Director Pablo Larrain Talks ‘Jackie’ and Working With Theatre Actors.

Jackie Interview

Director Pablo Larrain Talks Jackie‘ and Working With Theatre Actors.

Pablo Larrain’s Jackie premiered on September 7, 2016, at the Venice International Film Festival. Jackie quickly developed a lot of award buzz at Venice and just four days later played at the 2016 Toronto International Film Festival. After the first public screening at Toronto, Fox Searchlight stepped in and purchased the film. I heard about all the hype and made it a priority to see the film as I love a good bio-pic with stunning performances. I tried to attend the very next screening only to be shut out by a crazy long line that wrapped around the Scotiabank theater. Needless to say, I didn’t get into that screening but did get into the screening two days later. Natalie Portman owns the screen as first lady Jacqueline Kennedy and is my pick for Best Actress this award season. You can read my entire review for the film here: TIFF 2016 Review: ‘Jackie’

I was hoping to have a chance to talk to various members of the cast about this film, but given Portman’s limited schedule, I never got a chance to actually speak with her. Instead, I did get to have a pretty lengthy conversation with the film’s director Pablo Larraín, who was very excited to talk with me about his film and his festival experience. 

Scott Menzel: Hi Pablo, my name’s Scott Menzel, I’m from We Live Entertainment. I just wanted to say congratulations on this film, first and foremost.

Pablo Larrain: Thank you so much, Scott man, I appreciate it.

Scott Menzel: So, I have to tell you I saw the film at the Toronto International Film Festival. I didn’t get into the premiere. I didn’t get into the first press screening because the line was wrapped around the building.

Pablo Larrain: Yeah, I remember, sorry.

Scott Menzel: But I did get to see it at one of the additional screenings, so I have to ask you as a director, what does it feel like to get this kind of response from a film?

Pablo Larrain: Well, it’s very beautiful man, because when you make a movie you work in the dark somehow. You don’t know what’s going to happen, nobody does, and even though I had the most amazing team, we were expecting something that was never what actually happened.

It was way beyond, the response was incredible, so it’s very moving and very beautiful because you work so long and it’s a very quiet, sort of silent process until it comes out to the world and you actually have no idea what’s going to happen, so when it goes like this it’s amazing, you know, what can I tell you.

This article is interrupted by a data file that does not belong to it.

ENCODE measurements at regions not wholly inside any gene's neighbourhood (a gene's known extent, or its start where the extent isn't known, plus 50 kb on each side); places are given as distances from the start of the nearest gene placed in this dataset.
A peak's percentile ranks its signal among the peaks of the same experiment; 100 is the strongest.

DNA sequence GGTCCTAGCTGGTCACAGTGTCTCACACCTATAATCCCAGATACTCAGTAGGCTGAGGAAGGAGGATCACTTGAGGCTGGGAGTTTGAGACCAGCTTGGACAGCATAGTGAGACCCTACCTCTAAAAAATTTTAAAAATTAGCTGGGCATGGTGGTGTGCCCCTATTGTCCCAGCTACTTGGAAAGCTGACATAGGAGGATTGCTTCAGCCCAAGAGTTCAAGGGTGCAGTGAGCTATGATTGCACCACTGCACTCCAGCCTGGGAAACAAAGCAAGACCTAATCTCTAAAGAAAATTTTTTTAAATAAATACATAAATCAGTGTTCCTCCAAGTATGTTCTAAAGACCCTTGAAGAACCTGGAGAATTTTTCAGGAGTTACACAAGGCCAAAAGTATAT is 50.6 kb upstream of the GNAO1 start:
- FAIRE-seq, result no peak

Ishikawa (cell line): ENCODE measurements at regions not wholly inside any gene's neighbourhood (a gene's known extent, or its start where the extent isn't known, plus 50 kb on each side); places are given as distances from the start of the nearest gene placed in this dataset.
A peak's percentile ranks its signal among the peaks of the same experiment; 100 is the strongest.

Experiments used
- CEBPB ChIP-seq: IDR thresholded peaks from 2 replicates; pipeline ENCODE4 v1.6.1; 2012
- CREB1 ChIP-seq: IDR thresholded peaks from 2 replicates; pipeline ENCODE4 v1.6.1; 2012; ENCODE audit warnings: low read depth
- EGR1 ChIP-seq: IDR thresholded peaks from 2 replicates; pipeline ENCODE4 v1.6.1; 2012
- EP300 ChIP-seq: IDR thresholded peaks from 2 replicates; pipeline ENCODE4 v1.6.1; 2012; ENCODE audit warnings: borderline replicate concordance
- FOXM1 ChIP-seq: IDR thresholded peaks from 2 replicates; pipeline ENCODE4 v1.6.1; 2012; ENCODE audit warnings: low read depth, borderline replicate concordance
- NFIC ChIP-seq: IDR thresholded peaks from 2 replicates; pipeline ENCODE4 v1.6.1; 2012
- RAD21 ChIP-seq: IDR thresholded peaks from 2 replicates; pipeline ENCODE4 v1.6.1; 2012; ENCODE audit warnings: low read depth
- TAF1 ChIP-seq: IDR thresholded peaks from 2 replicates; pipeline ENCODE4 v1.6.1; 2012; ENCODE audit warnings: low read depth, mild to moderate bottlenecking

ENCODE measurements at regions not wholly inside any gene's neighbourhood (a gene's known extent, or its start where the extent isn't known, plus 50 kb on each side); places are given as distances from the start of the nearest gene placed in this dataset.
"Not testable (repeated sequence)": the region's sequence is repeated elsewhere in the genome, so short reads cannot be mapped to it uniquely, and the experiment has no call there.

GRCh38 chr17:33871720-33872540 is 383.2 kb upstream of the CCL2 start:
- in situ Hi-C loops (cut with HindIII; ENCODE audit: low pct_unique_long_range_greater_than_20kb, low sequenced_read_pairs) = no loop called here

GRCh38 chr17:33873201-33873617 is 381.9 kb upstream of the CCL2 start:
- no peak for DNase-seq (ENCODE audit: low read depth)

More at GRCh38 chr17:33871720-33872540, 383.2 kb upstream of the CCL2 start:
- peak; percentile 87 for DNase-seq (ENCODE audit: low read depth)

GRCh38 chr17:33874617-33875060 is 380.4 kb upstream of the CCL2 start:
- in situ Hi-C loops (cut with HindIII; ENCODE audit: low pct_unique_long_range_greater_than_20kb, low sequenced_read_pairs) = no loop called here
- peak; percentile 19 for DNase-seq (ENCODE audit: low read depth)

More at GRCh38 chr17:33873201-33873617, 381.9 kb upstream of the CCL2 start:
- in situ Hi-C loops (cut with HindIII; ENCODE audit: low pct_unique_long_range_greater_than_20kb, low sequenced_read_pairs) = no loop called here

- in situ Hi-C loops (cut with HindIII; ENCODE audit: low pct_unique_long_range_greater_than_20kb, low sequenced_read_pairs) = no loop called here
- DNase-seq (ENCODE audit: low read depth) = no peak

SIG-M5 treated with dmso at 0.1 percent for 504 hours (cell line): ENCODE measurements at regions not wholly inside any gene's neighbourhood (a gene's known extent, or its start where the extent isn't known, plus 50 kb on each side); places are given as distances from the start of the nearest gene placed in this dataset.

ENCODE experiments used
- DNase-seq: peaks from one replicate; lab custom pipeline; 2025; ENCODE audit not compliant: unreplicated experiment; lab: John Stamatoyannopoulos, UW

Scott Menzel: So how does it feel as a director to sit there in the room during that premiere and then you have to do that extended Q&A at Toronto. What does that feel like to you and is there any part that you have to pinch yourself that this is an actual reality now?

Pablo Larrain: Well, one of the things that is fascinating is that you get to talk about your work and that’s always interesting.

At the same time, you face a huge void. You’re on stage but there’s a ton of people there and you’re trying to talk about something, it’s hard because that’s what you make a movie for. You make a movie because that’s how you express yourself. That’s the media that you work with, and all of sudden you’re talking which is amazing and I’m grateful, but it’s not exactly what you’re prepared to do.

But it’s interesting, and it’s beautiful to share people’s reactions, and I work very hard to make movies that would have different lectures and interpretations. So itis good to see those different ways to approach the film.

Scott Menzel: Yeah, I’m so intrigued by this film for so many reasons. I think one of the main reasons is that you were able to capture something with Natalie Portman, that I think will now define her career. I feel like it’s a career defining performance for her.

Was Portman always your first choice? What was it like working with her? How much research did you do on the history of Jackie Kennedy? Tell me a little bit about that.

Pablo Larrain: She was my first idea, and when I was invited by Darren, I asked him for her, and he was like alright, I’ll set up a meeting and then it’s your problem. I met with her, and I said to her, I will only make this movie if you make it with me. She finally accepted which is so wonderful.

And yes, we did a lot of research, but I discovered that the key was in Jackie’s mystery. I think there’s a lot that we know about her, but if you really dig into it, you will realize that we know very little about her. And she is a very mysterious woman. And that’s what I think was the key to Natalie’s performance. Just to keep that mystery. And to bring the fragility, that existence of terror that sort cosmic door in her eyes all the way to the end.

I think that what happens with the film is just relating to someone who’s a woman, and finally just a story of a mother. And that was the story, and it’s so beautiful.

Scott Menzel: I completely agree. Regarding the actual writing of this film, another surprise for me was to go back after you watch a movie and look up writers and all the previous films that writers have done. And Noah, who has written several big budget blockbusters such as Maze Runner and Allegiant, writes this beautiful art house movie that’s character driven. No special effects. Very little special effects except for a few of the historical aspects but you know it’s just totally different film for him.